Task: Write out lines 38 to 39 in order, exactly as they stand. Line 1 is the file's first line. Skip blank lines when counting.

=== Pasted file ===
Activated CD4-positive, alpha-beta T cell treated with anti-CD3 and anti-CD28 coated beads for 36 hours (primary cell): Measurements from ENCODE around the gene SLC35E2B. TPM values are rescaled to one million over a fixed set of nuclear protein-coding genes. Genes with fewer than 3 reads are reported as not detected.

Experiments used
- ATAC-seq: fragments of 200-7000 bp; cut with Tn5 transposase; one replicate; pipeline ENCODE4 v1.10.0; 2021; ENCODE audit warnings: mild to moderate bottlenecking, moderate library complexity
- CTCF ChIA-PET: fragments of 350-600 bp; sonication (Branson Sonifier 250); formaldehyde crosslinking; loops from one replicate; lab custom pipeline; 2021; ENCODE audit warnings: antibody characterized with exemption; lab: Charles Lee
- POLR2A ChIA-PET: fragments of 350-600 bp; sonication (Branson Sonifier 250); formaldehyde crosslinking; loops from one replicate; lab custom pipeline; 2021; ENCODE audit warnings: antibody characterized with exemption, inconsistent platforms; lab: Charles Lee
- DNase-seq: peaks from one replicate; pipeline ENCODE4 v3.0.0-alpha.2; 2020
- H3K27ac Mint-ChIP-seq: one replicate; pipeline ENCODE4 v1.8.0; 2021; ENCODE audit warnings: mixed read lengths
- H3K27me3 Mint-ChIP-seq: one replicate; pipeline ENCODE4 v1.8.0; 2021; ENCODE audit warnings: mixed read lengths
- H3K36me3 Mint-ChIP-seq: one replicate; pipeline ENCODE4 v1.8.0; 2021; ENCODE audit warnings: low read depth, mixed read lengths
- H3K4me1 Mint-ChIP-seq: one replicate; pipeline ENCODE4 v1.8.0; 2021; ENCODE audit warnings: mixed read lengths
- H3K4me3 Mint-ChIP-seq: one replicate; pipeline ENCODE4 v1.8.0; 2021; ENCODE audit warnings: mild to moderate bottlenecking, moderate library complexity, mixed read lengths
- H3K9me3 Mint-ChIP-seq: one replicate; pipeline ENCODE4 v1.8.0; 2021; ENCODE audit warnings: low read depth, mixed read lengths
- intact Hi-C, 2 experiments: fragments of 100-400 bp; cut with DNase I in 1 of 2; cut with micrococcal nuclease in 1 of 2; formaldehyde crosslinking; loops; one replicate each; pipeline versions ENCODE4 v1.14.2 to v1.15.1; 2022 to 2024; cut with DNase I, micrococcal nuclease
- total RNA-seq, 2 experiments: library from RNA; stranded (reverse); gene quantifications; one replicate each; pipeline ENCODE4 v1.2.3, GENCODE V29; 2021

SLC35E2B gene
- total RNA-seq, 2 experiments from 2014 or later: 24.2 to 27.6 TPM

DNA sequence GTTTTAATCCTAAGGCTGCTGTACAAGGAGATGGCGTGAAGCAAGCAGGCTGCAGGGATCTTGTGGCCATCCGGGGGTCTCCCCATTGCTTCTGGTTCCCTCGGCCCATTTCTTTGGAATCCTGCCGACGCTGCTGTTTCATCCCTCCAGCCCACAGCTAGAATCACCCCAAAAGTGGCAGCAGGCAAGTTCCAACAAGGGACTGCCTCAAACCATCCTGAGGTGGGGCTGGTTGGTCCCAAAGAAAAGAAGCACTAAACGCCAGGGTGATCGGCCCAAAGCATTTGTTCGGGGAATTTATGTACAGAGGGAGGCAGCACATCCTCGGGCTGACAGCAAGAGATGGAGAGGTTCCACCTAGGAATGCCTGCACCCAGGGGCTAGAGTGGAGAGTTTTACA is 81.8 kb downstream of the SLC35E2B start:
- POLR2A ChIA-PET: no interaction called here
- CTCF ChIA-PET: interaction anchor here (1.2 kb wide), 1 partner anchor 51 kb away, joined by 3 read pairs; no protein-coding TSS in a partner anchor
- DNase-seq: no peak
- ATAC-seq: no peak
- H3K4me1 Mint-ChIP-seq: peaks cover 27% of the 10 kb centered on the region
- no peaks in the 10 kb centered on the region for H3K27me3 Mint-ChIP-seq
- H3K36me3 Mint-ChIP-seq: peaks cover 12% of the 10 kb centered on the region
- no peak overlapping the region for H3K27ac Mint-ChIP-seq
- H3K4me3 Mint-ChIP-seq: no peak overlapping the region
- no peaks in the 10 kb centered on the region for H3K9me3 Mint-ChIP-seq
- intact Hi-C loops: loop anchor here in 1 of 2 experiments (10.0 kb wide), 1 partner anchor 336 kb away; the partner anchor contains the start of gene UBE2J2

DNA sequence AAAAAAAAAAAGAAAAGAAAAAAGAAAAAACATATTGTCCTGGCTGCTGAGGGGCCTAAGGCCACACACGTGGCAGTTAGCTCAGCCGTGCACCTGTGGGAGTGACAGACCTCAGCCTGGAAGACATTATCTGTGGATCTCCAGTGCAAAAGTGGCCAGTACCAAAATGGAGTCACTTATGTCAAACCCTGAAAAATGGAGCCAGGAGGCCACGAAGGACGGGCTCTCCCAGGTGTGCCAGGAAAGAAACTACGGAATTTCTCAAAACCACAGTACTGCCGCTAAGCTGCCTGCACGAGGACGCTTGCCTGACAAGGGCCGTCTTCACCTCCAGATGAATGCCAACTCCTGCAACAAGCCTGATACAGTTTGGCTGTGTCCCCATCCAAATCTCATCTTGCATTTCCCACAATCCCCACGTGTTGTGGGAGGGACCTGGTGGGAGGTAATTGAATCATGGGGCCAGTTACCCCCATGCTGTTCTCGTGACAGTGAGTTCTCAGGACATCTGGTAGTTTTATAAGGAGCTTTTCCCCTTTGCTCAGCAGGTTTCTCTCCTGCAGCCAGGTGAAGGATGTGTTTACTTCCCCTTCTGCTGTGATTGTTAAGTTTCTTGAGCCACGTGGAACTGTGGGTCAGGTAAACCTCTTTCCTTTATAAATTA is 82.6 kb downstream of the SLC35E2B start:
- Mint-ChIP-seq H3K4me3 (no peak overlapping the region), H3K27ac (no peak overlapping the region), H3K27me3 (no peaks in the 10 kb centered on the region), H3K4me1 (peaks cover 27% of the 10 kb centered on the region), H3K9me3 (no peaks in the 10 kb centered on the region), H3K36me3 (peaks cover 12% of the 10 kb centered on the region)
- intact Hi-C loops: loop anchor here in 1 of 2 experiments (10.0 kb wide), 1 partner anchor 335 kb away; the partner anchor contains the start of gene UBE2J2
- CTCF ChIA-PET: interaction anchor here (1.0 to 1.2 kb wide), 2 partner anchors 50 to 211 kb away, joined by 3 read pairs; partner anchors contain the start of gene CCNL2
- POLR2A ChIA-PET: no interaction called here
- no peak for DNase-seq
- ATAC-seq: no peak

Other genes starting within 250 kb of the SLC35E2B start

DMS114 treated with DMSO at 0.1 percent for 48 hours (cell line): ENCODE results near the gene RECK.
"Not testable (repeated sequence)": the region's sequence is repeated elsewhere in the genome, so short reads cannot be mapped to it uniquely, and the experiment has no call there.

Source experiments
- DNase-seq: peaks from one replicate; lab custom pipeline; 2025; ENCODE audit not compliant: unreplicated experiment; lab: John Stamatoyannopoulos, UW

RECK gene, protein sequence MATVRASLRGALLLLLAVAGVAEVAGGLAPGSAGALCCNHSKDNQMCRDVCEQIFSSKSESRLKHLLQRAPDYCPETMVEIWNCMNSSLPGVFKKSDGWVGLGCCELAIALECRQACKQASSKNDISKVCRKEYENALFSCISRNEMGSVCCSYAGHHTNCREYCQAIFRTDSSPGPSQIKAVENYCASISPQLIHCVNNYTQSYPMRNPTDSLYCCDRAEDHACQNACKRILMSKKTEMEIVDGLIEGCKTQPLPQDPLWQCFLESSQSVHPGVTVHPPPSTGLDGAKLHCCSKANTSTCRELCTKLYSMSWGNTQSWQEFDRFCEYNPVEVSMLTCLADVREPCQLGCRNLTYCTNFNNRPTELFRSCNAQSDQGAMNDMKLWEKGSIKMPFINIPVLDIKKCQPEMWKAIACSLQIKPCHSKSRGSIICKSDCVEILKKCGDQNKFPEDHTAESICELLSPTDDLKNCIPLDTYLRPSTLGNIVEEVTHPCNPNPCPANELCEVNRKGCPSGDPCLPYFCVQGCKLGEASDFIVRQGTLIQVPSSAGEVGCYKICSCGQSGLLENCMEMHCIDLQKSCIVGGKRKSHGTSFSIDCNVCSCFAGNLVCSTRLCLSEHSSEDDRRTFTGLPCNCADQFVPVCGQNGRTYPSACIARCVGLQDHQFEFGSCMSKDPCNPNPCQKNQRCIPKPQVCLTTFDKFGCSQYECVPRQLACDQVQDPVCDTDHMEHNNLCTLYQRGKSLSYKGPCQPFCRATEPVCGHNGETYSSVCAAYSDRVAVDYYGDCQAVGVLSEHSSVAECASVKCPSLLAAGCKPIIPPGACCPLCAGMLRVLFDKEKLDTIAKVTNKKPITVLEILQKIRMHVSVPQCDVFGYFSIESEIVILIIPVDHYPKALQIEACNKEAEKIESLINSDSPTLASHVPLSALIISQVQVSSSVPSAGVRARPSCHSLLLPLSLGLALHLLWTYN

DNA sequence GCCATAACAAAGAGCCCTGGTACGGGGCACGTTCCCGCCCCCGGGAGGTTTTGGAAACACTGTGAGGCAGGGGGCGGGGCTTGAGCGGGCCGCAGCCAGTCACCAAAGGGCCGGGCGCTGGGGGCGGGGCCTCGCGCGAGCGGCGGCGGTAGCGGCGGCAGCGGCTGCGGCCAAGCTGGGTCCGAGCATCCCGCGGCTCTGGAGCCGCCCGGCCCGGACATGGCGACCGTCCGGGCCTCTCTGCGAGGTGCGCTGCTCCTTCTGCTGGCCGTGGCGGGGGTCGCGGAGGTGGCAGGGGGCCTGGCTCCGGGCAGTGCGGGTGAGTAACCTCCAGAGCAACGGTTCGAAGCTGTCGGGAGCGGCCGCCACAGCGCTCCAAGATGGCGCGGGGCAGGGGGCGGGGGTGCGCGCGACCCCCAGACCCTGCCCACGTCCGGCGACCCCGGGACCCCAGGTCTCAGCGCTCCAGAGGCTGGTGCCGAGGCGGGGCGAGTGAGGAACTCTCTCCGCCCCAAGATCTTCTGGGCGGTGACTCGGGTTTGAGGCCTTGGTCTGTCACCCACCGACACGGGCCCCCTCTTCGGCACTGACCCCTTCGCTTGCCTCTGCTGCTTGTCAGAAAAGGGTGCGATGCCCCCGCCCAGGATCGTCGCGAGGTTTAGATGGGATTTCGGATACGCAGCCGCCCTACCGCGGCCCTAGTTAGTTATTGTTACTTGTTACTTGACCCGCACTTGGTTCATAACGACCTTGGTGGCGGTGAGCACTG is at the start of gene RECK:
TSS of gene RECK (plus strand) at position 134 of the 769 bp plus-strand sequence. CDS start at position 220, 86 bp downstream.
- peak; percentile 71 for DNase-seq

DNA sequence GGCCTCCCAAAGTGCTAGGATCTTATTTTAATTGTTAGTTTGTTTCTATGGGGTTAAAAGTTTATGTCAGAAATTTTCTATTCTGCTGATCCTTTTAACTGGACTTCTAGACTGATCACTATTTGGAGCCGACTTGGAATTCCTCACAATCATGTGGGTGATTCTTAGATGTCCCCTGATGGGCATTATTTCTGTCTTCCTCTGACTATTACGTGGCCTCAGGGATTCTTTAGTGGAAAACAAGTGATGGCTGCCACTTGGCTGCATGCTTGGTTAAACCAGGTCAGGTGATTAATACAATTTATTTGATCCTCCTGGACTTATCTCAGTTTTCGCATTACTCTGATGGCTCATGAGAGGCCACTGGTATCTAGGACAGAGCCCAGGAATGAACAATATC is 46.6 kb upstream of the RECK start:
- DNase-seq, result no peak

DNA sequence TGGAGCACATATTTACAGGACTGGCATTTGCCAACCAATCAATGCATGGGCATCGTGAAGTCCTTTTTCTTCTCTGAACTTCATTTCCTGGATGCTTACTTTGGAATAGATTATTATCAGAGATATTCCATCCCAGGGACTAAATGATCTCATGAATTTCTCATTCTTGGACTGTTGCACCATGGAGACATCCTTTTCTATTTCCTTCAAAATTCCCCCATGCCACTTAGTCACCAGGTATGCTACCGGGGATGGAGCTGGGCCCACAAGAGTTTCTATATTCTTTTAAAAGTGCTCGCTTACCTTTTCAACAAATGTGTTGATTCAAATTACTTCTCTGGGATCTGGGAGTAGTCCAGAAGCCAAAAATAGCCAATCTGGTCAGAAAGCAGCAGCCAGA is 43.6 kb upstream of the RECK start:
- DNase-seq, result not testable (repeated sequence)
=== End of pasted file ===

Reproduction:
"Not testable (repeated sequence)": the region's sequence is repeated elsewhere in the genome, so short reads cannot be mapped to it uniquely, and the experiment has no call there.

Source experiments